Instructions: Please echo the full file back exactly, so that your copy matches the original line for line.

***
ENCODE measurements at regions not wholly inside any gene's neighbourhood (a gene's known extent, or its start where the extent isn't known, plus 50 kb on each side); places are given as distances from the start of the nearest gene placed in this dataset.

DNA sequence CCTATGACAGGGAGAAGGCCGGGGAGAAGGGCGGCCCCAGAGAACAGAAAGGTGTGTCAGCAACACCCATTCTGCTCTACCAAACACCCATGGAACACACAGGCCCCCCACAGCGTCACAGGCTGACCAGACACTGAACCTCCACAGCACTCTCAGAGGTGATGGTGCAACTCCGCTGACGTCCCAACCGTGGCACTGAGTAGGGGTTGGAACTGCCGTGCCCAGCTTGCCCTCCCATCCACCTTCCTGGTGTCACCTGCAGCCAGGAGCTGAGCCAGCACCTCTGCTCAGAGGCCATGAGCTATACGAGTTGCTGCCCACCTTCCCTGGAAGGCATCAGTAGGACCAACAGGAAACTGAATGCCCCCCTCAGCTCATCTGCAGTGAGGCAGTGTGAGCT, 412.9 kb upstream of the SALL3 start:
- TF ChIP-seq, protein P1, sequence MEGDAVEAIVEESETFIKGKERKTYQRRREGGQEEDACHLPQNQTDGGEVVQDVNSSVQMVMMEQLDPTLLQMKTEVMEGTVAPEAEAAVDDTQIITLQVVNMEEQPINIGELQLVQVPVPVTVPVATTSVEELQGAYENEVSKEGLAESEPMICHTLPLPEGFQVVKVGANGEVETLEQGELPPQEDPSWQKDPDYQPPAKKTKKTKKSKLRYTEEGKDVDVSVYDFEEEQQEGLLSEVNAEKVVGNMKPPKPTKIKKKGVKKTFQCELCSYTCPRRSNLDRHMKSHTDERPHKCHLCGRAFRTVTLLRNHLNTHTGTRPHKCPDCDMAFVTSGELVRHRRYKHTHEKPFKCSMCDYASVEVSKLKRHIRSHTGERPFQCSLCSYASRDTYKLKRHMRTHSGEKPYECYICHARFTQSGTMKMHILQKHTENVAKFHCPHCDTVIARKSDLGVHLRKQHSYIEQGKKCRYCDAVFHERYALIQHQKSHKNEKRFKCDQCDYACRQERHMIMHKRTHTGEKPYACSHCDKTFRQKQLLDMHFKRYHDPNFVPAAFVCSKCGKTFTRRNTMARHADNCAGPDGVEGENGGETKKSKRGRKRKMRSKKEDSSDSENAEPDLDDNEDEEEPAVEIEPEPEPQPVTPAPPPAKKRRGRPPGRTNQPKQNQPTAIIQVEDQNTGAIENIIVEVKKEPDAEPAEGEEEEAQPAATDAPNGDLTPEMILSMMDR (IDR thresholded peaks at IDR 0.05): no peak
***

ENCODE measurements at regions not wholly inside any gene's neighbourhood (a gene's known extent, or its start where the extent isn't known, plus 50 kb on each side); places are given as distances from the start of the nearest gene placed in this dataset.

DNA sequence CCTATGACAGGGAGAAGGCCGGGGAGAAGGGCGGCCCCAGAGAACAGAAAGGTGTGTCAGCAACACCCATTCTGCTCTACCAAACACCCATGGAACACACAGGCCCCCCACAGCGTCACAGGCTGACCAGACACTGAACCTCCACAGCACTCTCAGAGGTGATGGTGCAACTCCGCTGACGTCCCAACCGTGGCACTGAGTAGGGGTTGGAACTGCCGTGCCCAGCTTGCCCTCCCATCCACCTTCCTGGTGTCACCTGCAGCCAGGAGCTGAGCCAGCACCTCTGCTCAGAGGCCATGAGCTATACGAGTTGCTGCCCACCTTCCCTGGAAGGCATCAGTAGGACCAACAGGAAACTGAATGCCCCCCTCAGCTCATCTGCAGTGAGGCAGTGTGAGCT, 412.9 kb upstream of the SALL3 start:
- TF ChIP-seq, protein P1, sequence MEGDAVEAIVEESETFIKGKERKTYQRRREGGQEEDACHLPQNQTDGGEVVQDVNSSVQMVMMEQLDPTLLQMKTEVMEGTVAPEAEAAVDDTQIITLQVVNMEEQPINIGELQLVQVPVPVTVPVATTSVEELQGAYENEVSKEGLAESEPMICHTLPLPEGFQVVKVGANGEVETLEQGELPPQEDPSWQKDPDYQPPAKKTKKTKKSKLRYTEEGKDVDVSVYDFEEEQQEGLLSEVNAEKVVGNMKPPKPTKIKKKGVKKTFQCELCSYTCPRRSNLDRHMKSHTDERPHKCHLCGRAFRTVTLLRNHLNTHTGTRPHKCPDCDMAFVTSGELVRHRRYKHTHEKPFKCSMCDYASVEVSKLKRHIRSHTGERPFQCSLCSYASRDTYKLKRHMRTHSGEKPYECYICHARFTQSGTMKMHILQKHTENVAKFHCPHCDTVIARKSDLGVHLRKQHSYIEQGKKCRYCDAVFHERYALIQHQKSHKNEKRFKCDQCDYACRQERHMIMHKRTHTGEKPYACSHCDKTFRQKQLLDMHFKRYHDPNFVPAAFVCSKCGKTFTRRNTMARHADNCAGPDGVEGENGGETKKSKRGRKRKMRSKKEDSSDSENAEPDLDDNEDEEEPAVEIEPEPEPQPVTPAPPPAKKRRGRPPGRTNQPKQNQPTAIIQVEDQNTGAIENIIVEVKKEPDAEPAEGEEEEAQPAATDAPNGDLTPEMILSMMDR (IDR thresholded peaks at IDR 0.05): no peak